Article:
- President Donald Trump set in motion a vast rollback of energy, climate and environmental regulations during his first two years in the Oval Office.
- Democrats plan to spend much of the next two years scrutinizing those actions.
- Few expect Congress to pass meaningful energy or climate legislation due to political division and GOP skepticism over global warming.
President Donald Trump set in motion a vast rollback of energy, climate and environmental regulations during his first two years in office. Over the next two years, those actions will face intense scrutiny on Capitol Hill.
On Thursday, Democrats will take control of the House of Representatives and the committees that conduct government oversight. Within the first few months of the year, incoming committee chairs intend to hold a series of hearings to pick apart Trump's energy and environmental policies and what role industry insiders played in crafting them.
The Trump administration has targeted dozens of rules. Some of the biggest items on its agenda include withdrawing the United States from the Paris climate agreement, expanding drilling on federal lands, and watering down rules ranging from limits on greenhouse gas emissions from power plants to fuel efficiency in cars and trucks.
Rep. Raul Grijalva, the Arizona Democrat tipped to chair the House Natural Resources Committee, says Americans can expect the committee to probe the financial costs and public health risks associated with Interior Department policies under Trump. Those include rolling back methane emissions rules from oil and gas operations and making virtually all federally administered offshore waters available to drillers.
"The Trump administration has spent two years giving away the store to fossil fuel companies, and Republicans in Congress cheered every step of the way," says Grijalva. "We need to know what kind of impact this corporate favoritism is having on average Americans' health and quality of life."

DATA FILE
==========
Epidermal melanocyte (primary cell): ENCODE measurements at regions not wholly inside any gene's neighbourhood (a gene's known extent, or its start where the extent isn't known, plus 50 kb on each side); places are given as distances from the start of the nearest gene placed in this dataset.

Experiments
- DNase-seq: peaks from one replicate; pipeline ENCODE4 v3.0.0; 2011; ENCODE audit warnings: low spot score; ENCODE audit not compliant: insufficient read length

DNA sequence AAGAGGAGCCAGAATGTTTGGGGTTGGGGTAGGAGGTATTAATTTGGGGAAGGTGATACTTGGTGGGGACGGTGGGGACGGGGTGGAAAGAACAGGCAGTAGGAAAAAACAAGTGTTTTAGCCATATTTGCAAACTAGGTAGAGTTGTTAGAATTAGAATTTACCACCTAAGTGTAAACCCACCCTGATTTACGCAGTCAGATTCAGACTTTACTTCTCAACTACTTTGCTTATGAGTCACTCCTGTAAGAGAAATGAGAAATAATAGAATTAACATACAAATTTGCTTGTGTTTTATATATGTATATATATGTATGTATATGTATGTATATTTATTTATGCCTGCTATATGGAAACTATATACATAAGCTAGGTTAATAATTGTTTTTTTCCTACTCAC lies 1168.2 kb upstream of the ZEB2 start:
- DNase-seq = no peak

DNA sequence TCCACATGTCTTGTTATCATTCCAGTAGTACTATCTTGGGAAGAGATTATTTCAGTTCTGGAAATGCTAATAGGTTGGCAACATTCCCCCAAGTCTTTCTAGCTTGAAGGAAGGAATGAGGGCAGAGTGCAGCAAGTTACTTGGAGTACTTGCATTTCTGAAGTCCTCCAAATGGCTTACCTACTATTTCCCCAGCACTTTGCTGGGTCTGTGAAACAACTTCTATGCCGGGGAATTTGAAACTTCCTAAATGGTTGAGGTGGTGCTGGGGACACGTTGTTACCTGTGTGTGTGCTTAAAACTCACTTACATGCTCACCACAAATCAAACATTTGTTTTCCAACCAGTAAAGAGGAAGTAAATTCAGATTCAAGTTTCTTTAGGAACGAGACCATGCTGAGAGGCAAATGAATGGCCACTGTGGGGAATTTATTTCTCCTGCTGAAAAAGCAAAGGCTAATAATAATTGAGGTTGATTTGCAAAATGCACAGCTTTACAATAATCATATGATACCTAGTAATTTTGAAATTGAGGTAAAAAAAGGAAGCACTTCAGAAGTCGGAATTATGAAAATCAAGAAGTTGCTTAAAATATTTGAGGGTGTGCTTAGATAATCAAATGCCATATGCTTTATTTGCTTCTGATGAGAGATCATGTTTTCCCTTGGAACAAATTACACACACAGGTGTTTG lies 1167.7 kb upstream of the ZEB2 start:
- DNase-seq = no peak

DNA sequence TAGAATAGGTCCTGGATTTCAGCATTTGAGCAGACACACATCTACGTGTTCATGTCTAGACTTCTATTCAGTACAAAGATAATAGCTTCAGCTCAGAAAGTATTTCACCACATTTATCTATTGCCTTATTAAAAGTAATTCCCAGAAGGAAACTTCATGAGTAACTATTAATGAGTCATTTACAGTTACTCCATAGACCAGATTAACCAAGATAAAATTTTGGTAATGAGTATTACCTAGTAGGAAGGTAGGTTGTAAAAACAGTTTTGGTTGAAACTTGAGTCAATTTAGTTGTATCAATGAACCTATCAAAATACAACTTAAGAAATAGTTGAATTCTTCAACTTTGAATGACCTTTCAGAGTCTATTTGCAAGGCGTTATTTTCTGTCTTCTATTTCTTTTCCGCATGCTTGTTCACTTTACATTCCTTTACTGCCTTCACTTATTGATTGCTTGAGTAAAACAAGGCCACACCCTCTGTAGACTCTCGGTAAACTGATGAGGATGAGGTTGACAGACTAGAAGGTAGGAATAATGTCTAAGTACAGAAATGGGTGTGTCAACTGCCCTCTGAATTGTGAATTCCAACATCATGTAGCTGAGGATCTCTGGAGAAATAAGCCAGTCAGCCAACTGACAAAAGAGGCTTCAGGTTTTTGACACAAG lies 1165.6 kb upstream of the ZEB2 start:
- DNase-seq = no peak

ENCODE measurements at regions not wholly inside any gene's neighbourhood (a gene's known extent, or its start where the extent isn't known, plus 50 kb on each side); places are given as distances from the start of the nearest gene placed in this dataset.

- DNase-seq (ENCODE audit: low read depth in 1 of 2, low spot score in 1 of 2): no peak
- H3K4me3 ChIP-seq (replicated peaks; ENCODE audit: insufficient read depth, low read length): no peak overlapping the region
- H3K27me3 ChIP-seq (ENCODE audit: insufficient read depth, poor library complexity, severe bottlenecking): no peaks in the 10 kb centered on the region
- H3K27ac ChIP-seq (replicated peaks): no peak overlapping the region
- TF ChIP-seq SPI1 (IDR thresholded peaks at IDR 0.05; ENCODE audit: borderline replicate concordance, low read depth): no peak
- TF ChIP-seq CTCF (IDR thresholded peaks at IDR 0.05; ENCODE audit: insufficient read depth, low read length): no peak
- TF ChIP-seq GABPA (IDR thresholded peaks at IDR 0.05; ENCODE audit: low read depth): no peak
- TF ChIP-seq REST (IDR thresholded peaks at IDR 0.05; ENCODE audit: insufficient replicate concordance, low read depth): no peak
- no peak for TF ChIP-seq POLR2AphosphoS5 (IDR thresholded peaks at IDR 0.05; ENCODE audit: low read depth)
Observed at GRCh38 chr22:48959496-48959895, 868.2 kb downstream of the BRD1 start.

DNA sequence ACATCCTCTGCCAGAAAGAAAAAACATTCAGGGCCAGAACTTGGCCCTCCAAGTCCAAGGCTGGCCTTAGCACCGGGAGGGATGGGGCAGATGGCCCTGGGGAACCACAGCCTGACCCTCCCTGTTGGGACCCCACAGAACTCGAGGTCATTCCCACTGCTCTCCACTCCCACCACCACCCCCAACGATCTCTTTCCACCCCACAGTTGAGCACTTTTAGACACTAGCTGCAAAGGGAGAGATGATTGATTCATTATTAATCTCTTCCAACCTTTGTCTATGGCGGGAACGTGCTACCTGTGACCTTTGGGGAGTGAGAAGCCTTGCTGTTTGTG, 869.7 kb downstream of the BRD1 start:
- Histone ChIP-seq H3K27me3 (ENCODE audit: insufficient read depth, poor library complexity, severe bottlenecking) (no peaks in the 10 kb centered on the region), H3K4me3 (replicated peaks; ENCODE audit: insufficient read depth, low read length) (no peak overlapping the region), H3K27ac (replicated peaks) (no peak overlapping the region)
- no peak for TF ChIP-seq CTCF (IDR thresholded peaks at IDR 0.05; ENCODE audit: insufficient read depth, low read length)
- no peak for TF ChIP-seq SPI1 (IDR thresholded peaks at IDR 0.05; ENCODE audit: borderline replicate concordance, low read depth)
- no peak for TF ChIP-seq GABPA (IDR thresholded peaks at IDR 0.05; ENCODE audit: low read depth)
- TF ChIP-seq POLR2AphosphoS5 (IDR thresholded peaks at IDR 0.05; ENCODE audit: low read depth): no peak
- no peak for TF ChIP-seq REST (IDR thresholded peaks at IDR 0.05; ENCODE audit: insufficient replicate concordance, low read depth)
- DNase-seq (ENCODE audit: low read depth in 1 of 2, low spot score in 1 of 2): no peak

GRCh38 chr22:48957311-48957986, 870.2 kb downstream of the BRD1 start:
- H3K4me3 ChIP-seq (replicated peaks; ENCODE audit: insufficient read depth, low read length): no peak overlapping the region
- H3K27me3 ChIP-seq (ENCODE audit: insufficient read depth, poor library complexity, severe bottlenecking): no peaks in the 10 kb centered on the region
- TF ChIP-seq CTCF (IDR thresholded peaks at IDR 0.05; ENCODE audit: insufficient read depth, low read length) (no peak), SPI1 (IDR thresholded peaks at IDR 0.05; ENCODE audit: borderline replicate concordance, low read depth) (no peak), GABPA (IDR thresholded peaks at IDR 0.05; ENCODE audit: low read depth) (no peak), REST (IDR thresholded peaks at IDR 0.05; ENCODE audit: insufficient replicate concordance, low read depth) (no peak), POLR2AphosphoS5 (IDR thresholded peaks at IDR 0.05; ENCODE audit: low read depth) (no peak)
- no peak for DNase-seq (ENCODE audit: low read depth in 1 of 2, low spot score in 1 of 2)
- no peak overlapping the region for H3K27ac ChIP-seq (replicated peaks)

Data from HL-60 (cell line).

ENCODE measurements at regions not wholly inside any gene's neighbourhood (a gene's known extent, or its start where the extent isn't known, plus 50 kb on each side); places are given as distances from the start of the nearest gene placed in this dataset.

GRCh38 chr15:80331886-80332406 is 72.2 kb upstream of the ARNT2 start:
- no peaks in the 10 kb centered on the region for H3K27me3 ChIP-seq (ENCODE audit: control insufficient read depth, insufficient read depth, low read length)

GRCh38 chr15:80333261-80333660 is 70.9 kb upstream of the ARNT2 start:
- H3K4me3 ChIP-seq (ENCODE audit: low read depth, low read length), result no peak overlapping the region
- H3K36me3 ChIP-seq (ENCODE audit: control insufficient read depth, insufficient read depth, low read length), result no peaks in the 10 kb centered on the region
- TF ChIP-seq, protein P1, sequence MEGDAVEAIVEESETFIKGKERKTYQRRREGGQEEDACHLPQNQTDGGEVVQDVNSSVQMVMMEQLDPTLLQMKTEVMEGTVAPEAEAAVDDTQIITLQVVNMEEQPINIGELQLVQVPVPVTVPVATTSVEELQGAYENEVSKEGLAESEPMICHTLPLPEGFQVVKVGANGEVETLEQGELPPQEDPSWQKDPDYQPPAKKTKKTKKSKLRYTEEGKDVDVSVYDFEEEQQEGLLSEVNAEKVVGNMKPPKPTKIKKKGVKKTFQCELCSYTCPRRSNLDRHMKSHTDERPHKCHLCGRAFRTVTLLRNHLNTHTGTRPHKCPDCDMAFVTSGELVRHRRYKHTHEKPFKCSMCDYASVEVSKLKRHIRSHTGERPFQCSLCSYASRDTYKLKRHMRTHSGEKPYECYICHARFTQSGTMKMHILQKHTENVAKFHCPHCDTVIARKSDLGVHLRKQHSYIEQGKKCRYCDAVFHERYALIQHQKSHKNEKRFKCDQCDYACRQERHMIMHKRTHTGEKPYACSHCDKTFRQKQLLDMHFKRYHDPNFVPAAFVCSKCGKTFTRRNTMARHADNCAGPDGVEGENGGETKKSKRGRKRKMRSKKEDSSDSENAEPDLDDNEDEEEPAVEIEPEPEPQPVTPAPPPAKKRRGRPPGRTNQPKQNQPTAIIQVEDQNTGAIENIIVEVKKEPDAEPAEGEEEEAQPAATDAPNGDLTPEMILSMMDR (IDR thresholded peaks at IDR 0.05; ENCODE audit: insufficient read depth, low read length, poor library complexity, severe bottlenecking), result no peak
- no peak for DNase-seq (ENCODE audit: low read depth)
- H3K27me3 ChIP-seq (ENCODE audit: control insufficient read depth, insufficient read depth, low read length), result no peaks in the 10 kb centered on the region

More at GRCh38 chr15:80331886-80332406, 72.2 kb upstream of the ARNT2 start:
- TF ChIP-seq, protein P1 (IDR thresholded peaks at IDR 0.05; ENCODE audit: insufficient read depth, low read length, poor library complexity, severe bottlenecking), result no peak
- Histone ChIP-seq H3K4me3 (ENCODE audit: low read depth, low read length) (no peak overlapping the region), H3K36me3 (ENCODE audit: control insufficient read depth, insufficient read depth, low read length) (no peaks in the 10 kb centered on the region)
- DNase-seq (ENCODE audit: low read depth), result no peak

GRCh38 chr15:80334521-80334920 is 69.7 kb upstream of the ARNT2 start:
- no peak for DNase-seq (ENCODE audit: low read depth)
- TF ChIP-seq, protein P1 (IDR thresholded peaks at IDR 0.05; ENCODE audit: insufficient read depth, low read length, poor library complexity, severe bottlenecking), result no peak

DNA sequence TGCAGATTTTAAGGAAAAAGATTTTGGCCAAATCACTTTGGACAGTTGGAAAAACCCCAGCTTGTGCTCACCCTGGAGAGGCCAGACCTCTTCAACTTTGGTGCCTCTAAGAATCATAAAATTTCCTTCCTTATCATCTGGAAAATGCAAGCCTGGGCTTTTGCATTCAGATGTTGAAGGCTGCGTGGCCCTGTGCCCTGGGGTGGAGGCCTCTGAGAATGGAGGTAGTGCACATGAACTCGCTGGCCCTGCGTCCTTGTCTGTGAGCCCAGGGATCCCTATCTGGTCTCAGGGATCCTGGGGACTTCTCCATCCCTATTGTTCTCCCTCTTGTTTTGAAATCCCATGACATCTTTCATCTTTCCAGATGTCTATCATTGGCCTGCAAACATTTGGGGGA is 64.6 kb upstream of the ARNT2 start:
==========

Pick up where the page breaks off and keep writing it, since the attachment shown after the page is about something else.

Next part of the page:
With House Republicans wielding committee gavels during the first two years of the Trump administration, the president's deregulatory agenda has proceeded with minimal scrutiny. Now, administration officials and energy industry executives are bracing for a grilling on Capitol Hill.
"No one ever expects the Spanish Inquisition, which is what these guys are about to face," says Rich Gold, a partner at lobbying firm Holland & Knight, referencing the famous "Monty Python's Flying Circus" sketch.
Gold, who heads his firm's public policy and regulation group, says the hearings create several opportunities for Democrats.
First, they will bog down the administration in requests for information, leaving it less bandwidth to continue slashing regulations. Second, the hearings create an on-the-record account detailing how the administration developed its policies and who it consulted to craft its agenda.
That record provides fodder for the many lawsuits aimed at defeating Trump's energy and environmental rollback. It can also be leveraged by Trump's challenger in the 2020 presidential contest to make the case that Trump put industry profits ahead of public health and climate action.
The hearings also present an opportunity for Democrats to trip up administration officials and damage the administration's credibility, says Gold.
Rep. Nancy Pelosi, who will likely become speaker of the House, last week opened another avenue to scrutinize Trump's policies with the creation of the Select Committee on the Climate Crisis.
Trump rejects the consensus among climate scientists that global warming is primarily caused by human activity and presents an urgent threat to the world. He dismissed a recent report by his own administration that climate-related impacts could shave 10 percent off the U.S. economy by 2100.